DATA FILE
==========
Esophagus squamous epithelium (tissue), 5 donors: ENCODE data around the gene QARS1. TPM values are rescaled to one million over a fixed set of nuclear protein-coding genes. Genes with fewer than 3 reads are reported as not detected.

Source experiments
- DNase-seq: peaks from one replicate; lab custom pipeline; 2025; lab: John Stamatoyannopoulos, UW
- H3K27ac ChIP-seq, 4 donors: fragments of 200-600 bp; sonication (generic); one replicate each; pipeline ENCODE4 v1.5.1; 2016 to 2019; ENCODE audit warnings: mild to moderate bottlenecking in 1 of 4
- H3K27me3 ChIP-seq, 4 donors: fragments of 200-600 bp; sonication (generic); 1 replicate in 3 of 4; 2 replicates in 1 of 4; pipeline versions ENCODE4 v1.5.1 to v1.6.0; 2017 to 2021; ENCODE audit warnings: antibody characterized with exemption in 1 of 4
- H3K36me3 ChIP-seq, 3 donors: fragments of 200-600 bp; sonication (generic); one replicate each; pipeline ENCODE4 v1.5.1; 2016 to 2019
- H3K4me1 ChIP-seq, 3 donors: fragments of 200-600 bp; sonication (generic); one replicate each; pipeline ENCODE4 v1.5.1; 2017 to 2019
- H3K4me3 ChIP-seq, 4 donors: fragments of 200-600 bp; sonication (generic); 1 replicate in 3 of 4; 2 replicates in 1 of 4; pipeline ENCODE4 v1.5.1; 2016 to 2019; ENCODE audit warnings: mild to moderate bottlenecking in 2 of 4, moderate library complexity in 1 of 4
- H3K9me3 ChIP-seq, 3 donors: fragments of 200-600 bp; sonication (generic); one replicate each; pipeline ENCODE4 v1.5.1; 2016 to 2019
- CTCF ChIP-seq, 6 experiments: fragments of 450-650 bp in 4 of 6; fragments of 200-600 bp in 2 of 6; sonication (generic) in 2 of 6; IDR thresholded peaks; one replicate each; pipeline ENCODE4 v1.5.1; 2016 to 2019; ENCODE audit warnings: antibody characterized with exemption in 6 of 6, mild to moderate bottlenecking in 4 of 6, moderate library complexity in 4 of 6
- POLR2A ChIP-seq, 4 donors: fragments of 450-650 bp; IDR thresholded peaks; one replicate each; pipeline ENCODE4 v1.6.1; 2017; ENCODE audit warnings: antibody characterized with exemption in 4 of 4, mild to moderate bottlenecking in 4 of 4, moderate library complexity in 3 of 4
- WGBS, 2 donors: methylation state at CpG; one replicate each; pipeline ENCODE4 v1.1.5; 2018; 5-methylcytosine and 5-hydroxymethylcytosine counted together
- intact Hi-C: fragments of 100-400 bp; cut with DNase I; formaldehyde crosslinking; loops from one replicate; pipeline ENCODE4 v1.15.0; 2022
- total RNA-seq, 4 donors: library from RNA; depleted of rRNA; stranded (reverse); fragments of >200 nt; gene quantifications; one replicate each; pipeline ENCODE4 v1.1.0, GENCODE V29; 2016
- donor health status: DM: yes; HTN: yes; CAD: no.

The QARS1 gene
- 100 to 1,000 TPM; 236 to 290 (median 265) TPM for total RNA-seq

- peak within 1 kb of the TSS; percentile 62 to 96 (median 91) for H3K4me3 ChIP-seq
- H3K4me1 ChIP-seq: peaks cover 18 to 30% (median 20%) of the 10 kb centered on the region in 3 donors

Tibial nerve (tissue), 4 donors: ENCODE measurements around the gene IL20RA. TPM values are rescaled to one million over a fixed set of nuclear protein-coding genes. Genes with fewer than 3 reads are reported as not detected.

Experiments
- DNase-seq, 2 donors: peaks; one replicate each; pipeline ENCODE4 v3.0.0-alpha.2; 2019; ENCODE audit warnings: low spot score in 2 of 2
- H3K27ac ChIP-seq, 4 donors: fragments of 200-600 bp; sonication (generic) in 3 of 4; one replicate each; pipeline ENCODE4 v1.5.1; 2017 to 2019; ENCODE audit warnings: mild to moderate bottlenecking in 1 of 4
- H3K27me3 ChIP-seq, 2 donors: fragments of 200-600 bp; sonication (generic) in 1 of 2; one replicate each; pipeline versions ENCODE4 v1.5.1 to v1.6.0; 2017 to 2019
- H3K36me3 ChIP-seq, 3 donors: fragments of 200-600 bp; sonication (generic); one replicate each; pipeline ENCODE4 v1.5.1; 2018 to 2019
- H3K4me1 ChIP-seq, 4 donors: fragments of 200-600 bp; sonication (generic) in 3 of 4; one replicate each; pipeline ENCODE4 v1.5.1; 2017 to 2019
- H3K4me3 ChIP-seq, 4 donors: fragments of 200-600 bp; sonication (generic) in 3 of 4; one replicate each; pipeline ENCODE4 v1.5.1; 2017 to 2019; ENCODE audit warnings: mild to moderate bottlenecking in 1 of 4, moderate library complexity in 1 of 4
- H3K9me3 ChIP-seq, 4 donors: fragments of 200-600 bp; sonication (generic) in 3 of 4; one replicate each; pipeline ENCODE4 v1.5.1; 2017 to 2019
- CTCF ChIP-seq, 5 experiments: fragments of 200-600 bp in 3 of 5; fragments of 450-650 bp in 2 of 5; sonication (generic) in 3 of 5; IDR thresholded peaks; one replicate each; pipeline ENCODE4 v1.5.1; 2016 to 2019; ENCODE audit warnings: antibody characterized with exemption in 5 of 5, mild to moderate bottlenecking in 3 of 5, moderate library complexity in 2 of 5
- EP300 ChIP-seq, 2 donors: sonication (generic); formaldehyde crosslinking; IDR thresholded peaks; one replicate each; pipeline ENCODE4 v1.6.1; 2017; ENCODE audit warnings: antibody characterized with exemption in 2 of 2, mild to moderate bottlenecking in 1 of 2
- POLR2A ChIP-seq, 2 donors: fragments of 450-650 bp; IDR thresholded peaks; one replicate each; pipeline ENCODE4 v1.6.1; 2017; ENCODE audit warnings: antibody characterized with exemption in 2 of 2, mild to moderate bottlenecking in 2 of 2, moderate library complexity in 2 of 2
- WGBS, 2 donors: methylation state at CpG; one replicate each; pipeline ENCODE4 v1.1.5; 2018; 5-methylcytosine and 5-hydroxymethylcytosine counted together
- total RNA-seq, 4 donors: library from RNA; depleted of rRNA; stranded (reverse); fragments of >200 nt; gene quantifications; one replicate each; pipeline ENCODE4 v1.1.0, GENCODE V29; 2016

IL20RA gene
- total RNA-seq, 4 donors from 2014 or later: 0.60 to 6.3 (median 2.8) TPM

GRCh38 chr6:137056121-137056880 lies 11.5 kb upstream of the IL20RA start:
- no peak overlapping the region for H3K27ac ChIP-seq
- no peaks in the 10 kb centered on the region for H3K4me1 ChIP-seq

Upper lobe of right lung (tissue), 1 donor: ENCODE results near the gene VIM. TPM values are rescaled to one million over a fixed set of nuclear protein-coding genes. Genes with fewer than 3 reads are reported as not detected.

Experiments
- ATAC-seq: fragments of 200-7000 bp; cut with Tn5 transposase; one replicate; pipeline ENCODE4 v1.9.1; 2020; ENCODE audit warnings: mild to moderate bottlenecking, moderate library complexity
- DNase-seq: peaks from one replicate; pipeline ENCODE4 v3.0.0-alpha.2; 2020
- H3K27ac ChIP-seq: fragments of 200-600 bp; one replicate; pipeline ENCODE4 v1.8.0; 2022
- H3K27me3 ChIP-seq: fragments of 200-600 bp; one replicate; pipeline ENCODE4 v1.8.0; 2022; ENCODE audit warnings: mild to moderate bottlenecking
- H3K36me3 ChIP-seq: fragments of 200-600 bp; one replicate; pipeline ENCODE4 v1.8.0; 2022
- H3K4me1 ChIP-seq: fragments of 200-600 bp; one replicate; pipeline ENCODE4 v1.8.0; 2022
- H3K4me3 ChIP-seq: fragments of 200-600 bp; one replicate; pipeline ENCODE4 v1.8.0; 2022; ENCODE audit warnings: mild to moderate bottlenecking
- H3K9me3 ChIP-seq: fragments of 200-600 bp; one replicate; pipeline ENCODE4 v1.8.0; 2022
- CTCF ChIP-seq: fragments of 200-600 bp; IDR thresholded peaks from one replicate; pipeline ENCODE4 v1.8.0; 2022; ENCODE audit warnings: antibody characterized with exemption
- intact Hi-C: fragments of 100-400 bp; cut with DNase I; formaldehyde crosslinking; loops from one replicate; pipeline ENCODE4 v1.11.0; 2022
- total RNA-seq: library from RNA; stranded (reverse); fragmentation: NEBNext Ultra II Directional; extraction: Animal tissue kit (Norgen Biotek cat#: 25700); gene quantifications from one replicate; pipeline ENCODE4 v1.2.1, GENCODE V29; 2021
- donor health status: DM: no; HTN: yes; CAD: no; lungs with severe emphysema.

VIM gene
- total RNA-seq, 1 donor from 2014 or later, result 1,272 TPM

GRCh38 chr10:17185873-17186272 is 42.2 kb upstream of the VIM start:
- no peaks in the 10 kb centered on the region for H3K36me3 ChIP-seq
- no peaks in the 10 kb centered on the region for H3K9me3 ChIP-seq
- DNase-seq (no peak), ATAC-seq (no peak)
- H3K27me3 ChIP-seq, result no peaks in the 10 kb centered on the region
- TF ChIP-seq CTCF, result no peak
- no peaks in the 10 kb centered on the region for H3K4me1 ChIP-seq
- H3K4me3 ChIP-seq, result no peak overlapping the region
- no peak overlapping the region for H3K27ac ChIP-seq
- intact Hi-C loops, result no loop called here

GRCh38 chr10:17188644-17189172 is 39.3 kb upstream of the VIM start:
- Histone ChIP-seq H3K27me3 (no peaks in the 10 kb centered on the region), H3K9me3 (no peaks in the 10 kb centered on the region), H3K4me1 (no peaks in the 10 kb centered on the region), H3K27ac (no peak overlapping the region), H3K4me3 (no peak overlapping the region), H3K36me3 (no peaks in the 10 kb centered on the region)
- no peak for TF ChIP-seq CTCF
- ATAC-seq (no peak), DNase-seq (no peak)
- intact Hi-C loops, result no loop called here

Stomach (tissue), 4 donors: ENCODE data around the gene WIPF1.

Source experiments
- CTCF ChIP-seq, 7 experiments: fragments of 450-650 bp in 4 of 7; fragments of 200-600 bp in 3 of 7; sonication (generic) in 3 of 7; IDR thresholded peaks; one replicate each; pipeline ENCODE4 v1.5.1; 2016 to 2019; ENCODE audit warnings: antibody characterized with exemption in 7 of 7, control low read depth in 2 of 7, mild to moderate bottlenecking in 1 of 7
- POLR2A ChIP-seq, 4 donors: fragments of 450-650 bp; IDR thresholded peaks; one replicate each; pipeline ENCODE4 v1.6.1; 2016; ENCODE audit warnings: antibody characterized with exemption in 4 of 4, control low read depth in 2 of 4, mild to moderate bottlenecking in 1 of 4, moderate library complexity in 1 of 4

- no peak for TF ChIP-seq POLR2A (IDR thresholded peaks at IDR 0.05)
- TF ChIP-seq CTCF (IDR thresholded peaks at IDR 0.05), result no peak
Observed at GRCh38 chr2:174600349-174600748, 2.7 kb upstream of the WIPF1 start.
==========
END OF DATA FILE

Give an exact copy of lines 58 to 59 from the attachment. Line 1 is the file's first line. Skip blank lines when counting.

- DNase-seq (no peak), ATAC-seq (no peak)
- H3K27me3 ChIP-seq, result no peaks in the 10 kb centered on the region